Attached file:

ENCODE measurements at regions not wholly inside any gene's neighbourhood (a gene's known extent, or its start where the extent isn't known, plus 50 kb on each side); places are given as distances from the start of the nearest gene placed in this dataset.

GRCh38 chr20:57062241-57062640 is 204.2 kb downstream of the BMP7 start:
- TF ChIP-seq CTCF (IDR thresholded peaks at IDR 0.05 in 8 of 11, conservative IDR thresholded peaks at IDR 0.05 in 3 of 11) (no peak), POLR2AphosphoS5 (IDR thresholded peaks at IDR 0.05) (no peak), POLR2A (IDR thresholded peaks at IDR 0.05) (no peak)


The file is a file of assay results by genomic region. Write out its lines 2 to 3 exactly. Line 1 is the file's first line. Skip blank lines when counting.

GRCh38 chr20:57062241-57062640 is 204.2 kb downstream of the BMP7 start:
- TF ChIP-seq CTCF (IDR thresholded peaks at IDR 0.05 in 8 of 11, conservative IDR thresholded peaks at IDR 0.05 in 3 of 11) (no peak), POLR2AphosphoS5 (IDR thresholded peaks at IDR 0.05) (no peak), POLR2A (IDR thresholded peaks at IDR 0.05) (no peak)